When I find myself in a bad mood it is usually because I have worked myself into it. You know what I’m talking about: everything starts out okay and then something sets you off and it is downhill from there. A good night's sleep usually fixes the situation—or at least my mood. Well yesterday was a little different. I woke up in a bad mood, and by noon—after kids avoiding what they say they would do, car trouble, malfunctioning equipment at the church, the usual money/bill/expenses concerns and feeling pulled in to many different directions—I found myself in a really foul mood.
At this point I was on my way to visit a colleague in the hospital and tried to pray on that and let the other stuff go with a modicum of success. I arrived at the hospital to find my friend not doing well at all and in fact in quite bad shape. After spending some time with his family I decided to visit a friend at his home who had some chest pain on Friday to find out that he was still in the hospital. This was much to my surprise and I suspect his as well. So off to another hospital by way of Albany Avenue through The North End.
This visit went much better; he, his young adult sons, and I had a great time laughing, making fun of each other, and quite simply enjoying spending some time together, even if it was in a hospital room. You know what they say, "laughter is the best medicine," although maybe not so loudly on the cardiac unit. At some point during the visit I was recounting my morning and the mood it had put me in. I then reflected (out loud) on the juxtaposition of my "woes" with what I had seen and experienced at two different hospitals and a drive through The North End. My stuff was sounding pretty petty and trivial by this point—and I said so. One of the boys suggested that I had driven what we dubbed the "reality or perspective lap" in my car.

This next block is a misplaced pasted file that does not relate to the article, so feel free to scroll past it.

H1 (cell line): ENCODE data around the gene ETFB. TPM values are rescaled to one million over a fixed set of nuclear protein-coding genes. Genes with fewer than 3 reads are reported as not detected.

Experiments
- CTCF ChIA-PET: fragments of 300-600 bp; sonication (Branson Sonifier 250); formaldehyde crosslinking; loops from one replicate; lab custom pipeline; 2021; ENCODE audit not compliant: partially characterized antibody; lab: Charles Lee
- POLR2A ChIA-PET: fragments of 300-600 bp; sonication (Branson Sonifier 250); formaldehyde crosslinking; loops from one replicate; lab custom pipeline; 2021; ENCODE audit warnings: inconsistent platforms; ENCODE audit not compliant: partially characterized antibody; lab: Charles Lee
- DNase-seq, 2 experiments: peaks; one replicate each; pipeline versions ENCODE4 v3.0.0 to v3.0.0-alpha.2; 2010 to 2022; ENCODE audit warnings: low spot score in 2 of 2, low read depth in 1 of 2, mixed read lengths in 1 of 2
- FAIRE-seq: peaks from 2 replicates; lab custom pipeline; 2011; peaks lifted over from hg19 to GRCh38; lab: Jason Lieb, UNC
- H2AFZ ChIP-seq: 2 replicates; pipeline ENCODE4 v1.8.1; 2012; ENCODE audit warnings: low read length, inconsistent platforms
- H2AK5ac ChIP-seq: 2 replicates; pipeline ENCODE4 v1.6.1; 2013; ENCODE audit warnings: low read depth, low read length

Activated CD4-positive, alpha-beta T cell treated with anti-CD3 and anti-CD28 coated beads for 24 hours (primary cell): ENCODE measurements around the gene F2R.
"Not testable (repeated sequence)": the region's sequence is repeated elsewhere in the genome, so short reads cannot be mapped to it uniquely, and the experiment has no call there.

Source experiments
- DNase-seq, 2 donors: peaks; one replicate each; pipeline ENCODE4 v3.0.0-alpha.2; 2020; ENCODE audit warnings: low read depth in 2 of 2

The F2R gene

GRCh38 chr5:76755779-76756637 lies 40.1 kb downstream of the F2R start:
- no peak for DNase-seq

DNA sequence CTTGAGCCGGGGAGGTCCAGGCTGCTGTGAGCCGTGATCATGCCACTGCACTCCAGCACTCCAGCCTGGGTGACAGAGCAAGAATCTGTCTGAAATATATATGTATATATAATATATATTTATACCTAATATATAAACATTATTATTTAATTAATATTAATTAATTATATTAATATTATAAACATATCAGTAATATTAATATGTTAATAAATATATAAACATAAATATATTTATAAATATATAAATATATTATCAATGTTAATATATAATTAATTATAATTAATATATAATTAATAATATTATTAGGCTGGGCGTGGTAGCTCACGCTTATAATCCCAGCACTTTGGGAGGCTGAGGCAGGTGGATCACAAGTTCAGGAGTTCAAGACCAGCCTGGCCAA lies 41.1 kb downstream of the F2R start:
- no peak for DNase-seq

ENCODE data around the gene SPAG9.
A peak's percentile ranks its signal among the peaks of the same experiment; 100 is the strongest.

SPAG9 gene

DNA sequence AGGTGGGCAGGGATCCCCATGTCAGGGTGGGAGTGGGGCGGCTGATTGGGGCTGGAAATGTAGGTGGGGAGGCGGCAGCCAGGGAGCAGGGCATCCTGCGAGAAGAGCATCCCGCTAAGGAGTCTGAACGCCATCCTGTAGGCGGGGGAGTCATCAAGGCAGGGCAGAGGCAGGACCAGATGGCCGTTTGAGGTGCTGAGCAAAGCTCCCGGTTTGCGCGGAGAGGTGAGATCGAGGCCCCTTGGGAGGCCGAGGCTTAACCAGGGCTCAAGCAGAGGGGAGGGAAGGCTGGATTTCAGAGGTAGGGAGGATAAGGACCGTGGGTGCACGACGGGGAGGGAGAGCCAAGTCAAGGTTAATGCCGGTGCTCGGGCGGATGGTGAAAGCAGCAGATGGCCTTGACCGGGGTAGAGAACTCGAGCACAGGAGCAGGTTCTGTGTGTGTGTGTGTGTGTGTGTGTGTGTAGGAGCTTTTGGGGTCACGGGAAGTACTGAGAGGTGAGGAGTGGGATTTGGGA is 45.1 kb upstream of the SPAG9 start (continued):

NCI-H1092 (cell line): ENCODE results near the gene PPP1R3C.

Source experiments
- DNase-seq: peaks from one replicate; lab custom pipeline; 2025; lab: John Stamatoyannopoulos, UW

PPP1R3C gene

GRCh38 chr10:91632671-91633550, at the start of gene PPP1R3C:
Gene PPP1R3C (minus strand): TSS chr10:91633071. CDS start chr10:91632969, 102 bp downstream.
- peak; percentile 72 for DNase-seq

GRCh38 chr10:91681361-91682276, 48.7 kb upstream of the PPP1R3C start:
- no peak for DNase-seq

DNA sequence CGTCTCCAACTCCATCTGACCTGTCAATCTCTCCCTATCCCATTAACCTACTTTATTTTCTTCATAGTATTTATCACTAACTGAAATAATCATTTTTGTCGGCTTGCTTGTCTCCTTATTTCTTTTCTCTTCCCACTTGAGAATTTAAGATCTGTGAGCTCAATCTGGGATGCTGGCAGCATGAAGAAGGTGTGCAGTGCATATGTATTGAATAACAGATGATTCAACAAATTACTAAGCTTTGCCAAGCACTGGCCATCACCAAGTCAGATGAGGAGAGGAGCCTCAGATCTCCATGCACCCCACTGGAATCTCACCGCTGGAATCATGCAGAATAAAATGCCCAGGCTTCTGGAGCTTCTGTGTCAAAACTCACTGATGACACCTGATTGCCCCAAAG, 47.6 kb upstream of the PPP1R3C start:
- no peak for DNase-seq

I have always found the saying "count your blessings" a little trite and at times dismissive, but you know what, it can be a very powerful thing. I am blessed with a loving family, rewarding work that I enjoy—great friends, good health, and a deep knowledge that I am loved by God.
Sure, it would be nice to have everyone do what they say they are going to do when they say they are going to do it. Good luck with that; welcome to humanity. Wouldn’t it be nice for everything to work as it is supposed to and to not have to worry about the bills? Yes, but all and all I have it quite good. The world is a broken place full of broken people, of which I am one and wouldn't have it any other way.
I will pray for my friends and their families and the guy on the corner of Albany Ave. and Garden St. in the knowledge that no matter how they feel or are doing they are loved by God. I might even try to catch myself a little earlier when I feel my mood going south…
…but probably not.
The Rev. Bob Hooper is the rector of St. James’s Episcopal Church. He blogs for St. James’s every Tuesday, reflecting on the community, parish life and (being Rector) anything else he likes.